# gpg --gen-revoke firstname.lastname@example.org sec 4096R/A7C35021 2015-03-10 Edd Snowballs <email@example.com> Create a revocation certificate for this key? (y/N) y Please select the reason for the revocation: 0 = No reason specified 1 = Key has been compromised 2 = Key is superseded 3 = Key is no longer used Q = Cancel (Probably you want to select 1 here) Your decision? 0 Enter an optional description; end it with an empty line: > Reason for revocation: No reason specified (No description given) Is this okay? (y/N) y You need a passphrase to unlock the secret key for user: "Edd Snowballs <firstname.lastname@example.org>" 4096-bit RSA key, ID A7C35021, created 2015-03-10 ASCII armored output forced. Revocation certificate created. Please move it to a medium which you can hide away; if Mallory gets access to this certificate he can use it to make your key unusable. It is smart to print this certificate and store it away, just in case your media become unreadable. But have some caution: The print system of your machine might store the data and make it available to others!
If you ever need to revoke your key pair, you can do so by importing the revocation certificate:
# gpg --import my_rev_cert.asc
Your key is now revoked.
You can also submit your revoked key to a keyserver to publicise it’s revocation status (section 4 explains keyservers):
# gpg --keyserver pgp.mit.edu --send-keys email@example.com
Now anyone running a search for this key will see
*** KEY REVOKED *** on the first line of the details and see that the key is no longer valid.
3.Exporting Your Key Pair
Now that you’ve generated your key pair and revocation certificate, you can export them to files for backup and safe keeping.
# gpg --export-secret-keys --armor firstname.lastname@example.org > email@example.com # gpg --export --armor firstname.lastname@example.org > email@example.com
The above commands will export your key pair to two separate files, one your private key, and the other your public key. Keep your private key along with the revocation certificate you generated earlier in a safe place - Not on your laptop or workstation. It’s also good practice to store your private key and revocation certificate in separate locations.
4.Importing Public Keys
Let’s not forget that the whole purpose of public key encryption is to provide a means of secure communication between parties. Importing the public keys of others allows us to get started with this.
After downloading someone’s public key file, you import it using the following command.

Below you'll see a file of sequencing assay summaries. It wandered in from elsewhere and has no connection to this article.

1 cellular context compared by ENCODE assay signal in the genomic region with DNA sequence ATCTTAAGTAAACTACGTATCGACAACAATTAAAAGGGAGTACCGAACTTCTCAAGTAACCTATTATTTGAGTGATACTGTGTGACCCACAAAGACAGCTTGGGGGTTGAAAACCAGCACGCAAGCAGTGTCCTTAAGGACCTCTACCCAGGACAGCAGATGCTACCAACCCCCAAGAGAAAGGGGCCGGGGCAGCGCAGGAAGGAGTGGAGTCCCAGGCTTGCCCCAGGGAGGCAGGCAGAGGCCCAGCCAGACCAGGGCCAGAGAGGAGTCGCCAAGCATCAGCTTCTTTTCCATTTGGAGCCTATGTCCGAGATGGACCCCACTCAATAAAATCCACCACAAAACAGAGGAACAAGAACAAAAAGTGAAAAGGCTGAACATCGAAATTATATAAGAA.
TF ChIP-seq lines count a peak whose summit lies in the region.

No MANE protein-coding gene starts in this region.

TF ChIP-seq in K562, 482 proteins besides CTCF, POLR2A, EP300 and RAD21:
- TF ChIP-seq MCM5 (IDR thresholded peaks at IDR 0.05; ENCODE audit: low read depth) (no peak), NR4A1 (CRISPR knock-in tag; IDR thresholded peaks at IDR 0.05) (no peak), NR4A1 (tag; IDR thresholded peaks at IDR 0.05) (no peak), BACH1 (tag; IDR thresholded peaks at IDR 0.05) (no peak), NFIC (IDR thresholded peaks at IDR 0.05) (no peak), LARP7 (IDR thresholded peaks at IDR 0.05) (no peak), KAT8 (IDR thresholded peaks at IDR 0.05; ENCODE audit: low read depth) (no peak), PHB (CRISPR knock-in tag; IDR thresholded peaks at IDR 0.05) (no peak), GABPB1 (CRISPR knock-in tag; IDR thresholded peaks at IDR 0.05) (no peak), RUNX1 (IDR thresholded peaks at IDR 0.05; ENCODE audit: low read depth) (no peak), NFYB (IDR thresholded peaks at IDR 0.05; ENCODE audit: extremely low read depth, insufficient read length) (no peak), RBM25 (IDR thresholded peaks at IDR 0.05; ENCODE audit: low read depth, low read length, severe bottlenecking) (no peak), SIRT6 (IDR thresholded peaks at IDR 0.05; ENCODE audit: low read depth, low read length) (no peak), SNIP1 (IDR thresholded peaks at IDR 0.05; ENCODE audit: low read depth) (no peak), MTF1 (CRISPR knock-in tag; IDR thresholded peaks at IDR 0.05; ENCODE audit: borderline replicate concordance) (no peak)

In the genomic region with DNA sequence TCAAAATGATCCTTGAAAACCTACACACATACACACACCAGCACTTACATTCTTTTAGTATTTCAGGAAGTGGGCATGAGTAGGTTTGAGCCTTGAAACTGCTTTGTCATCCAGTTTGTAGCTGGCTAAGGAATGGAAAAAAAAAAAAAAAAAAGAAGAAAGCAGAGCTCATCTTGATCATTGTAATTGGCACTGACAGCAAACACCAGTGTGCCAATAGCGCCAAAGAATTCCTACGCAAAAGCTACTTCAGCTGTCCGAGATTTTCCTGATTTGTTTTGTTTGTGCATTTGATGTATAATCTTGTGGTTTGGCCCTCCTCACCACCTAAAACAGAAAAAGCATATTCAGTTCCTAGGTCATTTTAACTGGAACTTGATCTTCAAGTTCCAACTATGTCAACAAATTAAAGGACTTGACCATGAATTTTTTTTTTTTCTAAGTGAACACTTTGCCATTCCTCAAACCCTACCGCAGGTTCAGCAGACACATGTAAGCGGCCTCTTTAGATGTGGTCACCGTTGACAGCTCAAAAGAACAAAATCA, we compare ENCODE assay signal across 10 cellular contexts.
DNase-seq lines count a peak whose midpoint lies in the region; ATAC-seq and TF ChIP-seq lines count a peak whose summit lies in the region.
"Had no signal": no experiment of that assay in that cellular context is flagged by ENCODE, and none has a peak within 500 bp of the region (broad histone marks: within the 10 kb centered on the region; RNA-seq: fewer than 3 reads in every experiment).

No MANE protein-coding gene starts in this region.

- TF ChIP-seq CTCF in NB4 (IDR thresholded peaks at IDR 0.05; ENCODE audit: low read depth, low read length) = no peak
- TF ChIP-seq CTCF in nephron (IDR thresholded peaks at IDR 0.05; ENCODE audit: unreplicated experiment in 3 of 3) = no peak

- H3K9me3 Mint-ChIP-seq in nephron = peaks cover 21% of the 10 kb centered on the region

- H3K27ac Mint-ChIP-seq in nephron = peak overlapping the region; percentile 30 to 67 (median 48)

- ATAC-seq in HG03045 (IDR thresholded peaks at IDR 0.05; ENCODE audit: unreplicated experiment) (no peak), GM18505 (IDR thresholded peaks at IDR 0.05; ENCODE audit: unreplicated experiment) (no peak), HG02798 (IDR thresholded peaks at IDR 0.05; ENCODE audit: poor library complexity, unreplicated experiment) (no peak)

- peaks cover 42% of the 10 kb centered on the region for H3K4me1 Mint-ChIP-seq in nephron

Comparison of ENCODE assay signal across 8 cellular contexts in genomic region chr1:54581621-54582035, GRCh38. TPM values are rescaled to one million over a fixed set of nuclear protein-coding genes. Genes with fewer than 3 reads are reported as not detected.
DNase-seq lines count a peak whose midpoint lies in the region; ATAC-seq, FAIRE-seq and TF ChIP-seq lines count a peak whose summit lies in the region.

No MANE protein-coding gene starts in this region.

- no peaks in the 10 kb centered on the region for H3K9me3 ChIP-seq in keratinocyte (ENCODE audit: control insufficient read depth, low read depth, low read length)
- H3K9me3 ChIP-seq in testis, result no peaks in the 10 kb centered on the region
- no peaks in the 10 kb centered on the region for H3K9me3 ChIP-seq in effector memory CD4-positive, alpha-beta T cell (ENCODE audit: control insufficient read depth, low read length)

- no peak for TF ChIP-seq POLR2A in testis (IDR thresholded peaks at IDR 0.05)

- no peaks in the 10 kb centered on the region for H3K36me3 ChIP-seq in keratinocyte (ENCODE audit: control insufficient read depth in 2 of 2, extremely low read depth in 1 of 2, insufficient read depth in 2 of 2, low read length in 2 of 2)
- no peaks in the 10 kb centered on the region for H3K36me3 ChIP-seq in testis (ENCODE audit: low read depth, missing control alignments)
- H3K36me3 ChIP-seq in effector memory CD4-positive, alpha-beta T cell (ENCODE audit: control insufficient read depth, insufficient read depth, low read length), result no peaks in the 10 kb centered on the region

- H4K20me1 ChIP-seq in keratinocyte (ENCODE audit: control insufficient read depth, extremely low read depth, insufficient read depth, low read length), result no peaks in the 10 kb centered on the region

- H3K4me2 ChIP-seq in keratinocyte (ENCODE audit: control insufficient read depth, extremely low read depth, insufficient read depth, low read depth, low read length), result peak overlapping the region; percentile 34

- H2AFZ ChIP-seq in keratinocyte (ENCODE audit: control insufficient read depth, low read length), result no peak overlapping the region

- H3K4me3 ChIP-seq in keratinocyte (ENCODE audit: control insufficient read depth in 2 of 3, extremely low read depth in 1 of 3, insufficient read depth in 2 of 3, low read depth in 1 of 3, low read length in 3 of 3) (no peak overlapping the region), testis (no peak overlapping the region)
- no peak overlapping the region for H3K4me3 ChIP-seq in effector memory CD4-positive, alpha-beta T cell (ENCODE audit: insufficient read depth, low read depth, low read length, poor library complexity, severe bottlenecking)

# gpg --import edd-snowballs-public-key.asc gpg: key A7C35021: public key "Edd Snowballs <firstname.lastname@example.org>" imported gpg: Total number processed: 1 gpg: imported: 1 (RSA: 1)
Many people make their public keys available via KeyServers. These are essentially online databases of public keys. You can import public keys from keyservers directly via the command line.
The follow command will search for my public key on the MIT public keyserver:
# gpg --keyserver pgp.mit.edu --search-keys colin wilson
The search result will give you the option of choosing which key you wish to import.
After you’ve imported someone’s public key, the next step is to verify and sign it.
5.Key Verification & Signing
Once you’ve imported a public key, signing it tells GPG that you’ve verified the key as being associated with the person it identifies, and that you trust they are who they claim to be. The best way to verify someone’s public key is to meet with them in person (although this may not always be feasible, practical, or even safe!). If meeting in person is not an option, the next best thing is to find an alternative means by which you can guarantee you’re communicating with the public keys rightful owner. You can then verify the keys ‘fingerprint’ with them.
So what’s a public key ‘fingerprint’? The fingerprint is a unique hash associated with, and generated from the public key itself. You can view a public keys fingerprint via the
# gpg --fingerprint email@example.com pub 4096R/A7C35021 2015-03-10 Key fingerprint = F192 EFB5 8FC2 0F9E 6C20 8AE9 2596 CBB1 A7C3 5021 uid Edd Snowballs <firstname.lastname@example.org> sub 4096R/C55D9269 2015-03-10
So having obtained a persons public key. You can contact them (say via phone if not in person) and verify that the fingerprint they give you matches the one you have, hence they are the rightful key owner.
N.B. When verifying public key fingerprints, be sure to verify the full fingerprint and not just the 32bit version (last 8 characters). See here https://evil32.com for why.
Ok. So you’ve imported someone’s public key and successfully verified it belongs to them. Now it’s time to sign their public key.
--sign-key to sign someone’s public key:
# gpg --sign-key email@example.com
That’s it. GPG now sees this public key as verified and trusted by you.